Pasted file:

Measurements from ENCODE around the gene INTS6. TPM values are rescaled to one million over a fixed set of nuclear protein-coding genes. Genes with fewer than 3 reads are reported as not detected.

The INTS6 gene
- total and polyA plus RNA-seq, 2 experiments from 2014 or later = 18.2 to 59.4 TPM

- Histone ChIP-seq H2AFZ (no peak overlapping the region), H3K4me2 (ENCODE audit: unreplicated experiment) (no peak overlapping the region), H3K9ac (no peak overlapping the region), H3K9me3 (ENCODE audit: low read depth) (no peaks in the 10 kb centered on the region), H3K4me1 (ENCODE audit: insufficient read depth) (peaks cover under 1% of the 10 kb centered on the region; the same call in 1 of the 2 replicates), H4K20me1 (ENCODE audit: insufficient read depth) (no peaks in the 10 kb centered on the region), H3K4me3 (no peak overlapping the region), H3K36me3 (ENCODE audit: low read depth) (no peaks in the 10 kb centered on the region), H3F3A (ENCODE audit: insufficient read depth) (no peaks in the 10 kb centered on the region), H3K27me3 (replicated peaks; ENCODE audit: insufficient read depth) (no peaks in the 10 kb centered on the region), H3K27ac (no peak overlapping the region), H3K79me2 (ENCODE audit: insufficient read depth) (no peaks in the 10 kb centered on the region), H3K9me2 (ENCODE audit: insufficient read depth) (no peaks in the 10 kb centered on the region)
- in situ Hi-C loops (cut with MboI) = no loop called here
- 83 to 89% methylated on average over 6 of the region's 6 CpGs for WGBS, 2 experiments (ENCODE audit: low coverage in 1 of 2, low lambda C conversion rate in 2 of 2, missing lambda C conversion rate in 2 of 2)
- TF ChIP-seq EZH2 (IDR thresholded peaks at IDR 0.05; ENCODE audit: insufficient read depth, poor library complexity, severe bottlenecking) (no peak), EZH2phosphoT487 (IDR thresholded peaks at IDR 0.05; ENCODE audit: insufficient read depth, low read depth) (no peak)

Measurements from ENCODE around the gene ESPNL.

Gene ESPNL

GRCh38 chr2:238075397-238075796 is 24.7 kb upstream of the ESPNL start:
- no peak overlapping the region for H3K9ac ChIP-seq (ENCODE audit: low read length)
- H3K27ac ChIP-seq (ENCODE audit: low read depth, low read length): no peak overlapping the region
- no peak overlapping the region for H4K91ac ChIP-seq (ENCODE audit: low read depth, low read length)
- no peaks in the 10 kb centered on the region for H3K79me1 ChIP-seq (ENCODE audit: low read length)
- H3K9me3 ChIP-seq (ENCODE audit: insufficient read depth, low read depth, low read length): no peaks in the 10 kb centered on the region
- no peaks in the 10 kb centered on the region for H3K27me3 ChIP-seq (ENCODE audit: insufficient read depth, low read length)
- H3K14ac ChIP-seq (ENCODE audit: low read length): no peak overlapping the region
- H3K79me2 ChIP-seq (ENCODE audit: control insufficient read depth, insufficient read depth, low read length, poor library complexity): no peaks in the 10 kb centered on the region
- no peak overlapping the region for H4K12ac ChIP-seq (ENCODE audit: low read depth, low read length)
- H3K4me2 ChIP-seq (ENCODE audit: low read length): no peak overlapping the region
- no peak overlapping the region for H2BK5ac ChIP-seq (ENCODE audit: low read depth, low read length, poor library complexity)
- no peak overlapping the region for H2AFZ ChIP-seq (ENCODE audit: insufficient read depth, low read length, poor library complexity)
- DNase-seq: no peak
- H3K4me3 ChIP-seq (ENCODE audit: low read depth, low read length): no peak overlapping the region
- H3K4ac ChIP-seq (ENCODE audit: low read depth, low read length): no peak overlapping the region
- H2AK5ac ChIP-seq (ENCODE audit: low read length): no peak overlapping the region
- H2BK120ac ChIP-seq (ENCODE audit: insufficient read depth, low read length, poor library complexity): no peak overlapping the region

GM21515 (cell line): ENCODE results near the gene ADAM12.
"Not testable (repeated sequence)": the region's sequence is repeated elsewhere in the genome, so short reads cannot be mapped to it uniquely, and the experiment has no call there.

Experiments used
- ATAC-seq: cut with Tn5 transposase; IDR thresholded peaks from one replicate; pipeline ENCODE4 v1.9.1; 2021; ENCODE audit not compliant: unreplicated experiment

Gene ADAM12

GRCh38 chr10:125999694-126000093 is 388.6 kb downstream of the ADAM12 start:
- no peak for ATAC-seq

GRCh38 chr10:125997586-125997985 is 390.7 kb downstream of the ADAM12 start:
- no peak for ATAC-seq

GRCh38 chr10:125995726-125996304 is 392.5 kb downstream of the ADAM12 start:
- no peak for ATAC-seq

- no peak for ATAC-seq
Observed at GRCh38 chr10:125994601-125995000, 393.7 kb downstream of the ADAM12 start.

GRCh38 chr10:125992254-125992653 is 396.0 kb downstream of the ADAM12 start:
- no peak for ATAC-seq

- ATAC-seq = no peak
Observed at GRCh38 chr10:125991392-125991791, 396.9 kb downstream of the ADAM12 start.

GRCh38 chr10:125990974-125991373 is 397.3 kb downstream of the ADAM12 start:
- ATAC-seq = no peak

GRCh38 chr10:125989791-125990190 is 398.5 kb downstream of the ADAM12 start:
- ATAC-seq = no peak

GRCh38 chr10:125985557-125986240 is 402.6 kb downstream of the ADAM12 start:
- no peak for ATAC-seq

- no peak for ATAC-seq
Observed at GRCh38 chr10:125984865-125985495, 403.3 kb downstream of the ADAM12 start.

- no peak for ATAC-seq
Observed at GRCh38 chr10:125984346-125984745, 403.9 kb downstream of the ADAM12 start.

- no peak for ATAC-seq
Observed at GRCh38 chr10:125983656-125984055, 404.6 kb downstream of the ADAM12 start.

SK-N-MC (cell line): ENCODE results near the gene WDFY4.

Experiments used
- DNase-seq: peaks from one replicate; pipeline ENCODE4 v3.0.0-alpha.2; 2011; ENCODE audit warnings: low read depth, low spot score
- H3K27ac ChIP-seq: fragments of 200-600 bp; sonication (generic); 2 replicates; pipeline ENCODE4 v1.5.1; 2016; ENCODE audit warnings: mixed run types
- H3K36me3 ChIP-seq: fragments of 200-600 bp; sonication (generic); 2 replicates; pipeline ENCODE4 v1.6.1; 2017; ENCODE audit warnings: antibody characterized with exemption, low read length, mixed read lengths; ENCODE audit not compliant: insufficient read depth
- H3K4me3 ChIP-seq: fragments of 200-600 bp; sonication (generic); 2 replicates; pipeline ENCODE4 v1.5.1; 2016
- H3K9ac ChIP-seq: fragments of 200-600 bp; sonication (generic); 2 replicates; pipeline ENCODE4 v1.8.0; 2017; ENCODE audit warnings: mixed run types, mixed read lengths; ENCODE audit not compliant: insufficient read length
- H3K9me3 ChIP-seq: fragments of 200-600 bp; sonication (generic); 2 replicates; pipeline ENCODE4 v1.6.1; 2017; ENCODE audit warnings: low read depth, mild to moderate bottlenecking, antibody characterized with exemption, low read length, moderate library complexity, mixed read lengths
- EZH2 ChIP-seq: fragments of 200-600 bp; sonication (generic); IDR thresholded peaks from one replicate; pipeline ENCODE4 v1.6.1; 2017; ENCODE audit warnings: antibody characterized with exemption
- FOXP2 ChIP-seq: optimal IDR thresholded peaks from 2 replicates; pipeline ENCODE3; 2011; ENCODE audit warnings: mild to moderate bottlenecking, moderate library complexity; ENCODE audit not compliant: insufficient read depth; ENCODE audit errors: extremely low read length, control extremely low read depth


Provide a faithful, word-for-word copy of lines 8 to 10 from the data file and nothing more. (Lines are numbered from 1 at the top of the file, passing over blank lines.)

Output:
Measurements from ENCODE around the gene ESPNL.

Gene ESPNL

GRCh38 chr2:238075397-238075796 is 24.7 kb upstream of the ESPNL start: